Neither Simon & Schuster nor Newsweek/Daily Beast provided much information about Alexander, but his LinkedIn page identifies him as chief science officer at Eternea, in Lynchburg, Va. Eternea's web page says it is a "research, educational and outreach organization" and its "mission is to advance research, education and applied programs concerning the physics of consciousness and the interactive relationship between consciousness and physical reality (e.g. matter and energy), and to enhance the understanding of spiritually transformative experiences."

I have no quibble with others' religious beliefs. Those who choose to accept Alexander's interpretation of his experiences are welcome to do so, as far as I'm concerned. 

But I strongly object to Alexander's, and Newsweek/Beast's and Simon & Schuster's collusion in dressing this up as scientific evidence for heaven, golden-locked lasses, and out-of-body experiences. There is nothing scientific about Alexander's claims or his"proof." We are all demeaned, and our national conversation is demeaned, by people who promote this kind of thing as science.

This is religious belief; nothing else.

I wouldn't bother to argue science with creationists who believe the world was made in six days; their beliefs are unshakeable. But the editors at Newsweek/Beast and Simon & Schuster should know better. I have no doubt that all of the parties involved will make a large amount of money from this project--money that will not, I suspect, be accepted as legal tender in their glittering afterlives.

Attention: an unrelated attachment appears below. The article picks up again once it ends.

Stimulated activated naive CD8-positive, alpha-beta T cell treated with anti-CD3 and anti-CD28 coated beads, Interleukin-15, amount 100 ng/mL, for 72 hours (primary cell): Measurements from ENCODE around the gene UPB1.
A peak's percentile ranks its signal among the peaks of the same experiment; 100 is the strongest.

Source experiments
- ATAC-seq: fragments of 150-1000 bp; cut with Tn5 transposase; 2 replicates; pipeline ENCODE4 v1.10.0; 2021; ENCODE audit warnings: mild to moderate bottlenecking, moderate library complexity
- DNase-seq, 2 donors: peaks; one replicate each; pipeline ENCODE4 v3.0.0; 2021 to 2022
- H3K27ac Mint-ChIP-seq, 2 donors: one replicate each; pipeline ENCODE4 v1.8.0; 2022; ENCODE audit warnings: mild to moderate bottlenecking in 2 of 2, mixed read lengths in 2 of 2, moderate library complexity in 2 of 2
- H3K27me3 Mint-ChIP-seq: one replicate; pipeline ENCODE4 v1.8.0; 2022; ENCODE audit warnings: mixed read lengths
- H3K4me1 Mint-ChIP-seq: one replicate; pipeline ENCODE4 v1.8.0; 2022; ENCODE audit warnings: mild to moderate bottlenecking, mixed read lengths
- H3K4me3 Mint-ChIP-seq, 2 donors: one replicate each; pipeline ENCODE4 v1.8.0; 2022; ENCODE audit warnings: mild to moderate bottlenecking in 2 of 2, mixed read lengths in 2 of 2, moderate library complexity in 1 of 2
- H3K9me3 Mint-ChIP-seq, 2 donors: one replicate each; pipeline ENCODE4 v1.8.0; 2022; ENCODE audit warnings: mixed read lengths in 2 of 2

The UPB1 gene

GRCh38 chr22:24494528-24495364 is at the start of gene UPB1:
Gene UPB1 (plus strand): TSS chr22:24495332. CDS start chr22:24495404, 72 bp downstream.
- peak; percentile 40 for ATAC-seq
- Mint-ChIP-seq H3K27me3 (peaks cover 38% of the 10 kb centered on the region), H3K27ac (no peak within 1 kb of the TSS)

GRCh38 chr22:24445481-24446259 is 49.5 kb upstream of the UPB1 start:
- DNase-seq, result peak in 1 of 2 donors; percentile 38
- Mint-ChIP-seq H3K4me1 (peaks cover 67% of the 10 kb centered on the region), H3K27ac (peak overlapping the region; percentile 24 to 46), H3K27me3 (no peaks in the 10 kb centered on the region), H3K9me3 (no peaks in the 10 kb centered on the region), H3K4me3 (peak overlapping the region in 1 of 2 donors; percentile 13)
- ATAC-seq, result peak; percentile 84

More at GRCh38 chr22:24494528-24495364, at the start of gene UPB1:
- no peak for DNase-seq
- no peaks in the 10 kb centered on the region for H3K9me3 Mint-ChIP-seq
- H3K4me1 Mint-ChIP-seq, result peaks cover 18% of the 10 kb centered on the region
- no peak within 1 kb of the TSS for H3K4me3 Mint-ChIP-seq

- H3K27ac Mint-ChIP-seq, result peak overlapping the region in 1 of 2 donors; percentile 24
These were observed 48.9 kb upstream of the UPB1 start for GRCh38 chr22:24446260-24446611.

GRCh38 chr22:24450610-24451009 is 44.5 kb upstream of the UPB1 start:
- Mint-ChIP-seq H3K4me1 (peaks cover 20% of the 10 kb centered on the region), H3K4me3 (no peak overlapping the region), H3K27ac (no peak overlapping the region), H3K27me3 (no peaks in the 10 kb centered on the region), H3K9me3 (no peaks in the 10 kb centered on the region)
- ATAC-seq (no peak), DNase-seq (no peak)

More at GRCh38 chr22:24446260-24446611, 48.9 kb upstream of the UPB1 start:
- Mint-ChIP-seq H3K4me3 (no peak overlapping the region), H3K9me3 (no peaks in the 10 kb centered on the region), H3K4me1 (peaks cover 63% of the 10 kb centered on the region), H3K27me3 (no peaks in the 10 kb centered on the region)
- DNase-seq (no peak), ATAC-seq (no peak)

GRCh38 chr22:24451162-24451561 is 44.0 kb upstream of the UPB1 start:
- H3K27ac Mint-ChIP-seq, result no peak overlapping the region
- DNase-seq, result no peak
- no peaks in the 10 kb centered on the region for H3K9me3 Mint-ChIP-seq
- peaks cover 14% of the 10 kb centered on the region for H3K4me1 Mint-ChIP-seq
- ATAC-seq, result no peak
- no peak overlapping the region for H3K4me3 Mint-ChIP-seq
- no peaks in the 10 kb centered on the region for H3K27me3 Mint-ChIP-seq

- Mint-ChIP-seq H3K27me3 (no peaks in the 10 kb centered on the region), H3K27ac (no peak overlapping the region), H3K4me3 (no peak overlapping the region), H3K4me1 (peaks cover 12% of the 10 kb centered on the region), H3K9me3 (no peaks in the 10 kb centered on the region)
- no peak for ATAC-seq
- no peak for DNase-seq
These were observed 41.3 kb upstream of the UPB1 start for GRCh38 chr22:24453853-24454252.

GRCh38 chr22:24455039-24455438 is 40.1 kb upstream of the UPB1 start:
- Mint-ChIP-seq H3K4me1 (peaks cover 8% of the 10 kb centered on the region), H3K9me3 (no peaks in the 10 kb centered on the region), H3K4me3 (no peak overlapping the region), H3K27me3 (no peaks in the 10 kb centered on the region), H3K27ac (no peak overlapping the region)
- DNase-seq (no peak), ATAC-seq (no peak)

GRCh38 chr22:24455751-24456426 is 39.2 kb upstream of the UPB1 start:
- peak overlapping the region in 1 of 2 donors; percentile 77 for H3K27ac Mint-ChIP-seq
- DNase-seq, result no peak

-Paul Raeburn






Hypothesis #1:  Qi (spiritual energy) = Aether (scientific name for same energy)

The difference between the two:  

Qi ~ Believed to exist based on faith

Aether ~ Yet to be fully proved, but believed by some to exist

What is the difference between a hypothesis and faith?  There isn't one really.  In both cases, something yet to be "proven" is believed to be true.  So you see, the Great Divide between the spiritual community and the scientific community is not so wide as some perceive.

True to, what I am finding, is your typical, cynical and generally dysthymic writing style.  No, I didn't log in today to poke fun at that.  Where I do take issue, however, is in the fact that you twisted the "facts".  Here is why:

1)  Mr. Alexander stated that he now believes in heaven.  There was no mention of his sudden conversion from science to religion.

2)  According to the information you provided in this article, there is no information that Mr. Alexander has a sudden belief in God either, only that he now believes in heaven.

I suppose we can attribute this to the fact that you, in your own bias, believe that God must be synonymous with heaven and religion.  Not all people who believe in spirituality, believe your assumptions to be true.  The unfortunate, and blaring fact in this instance, is that you allow your assumptions to get in the way of true science.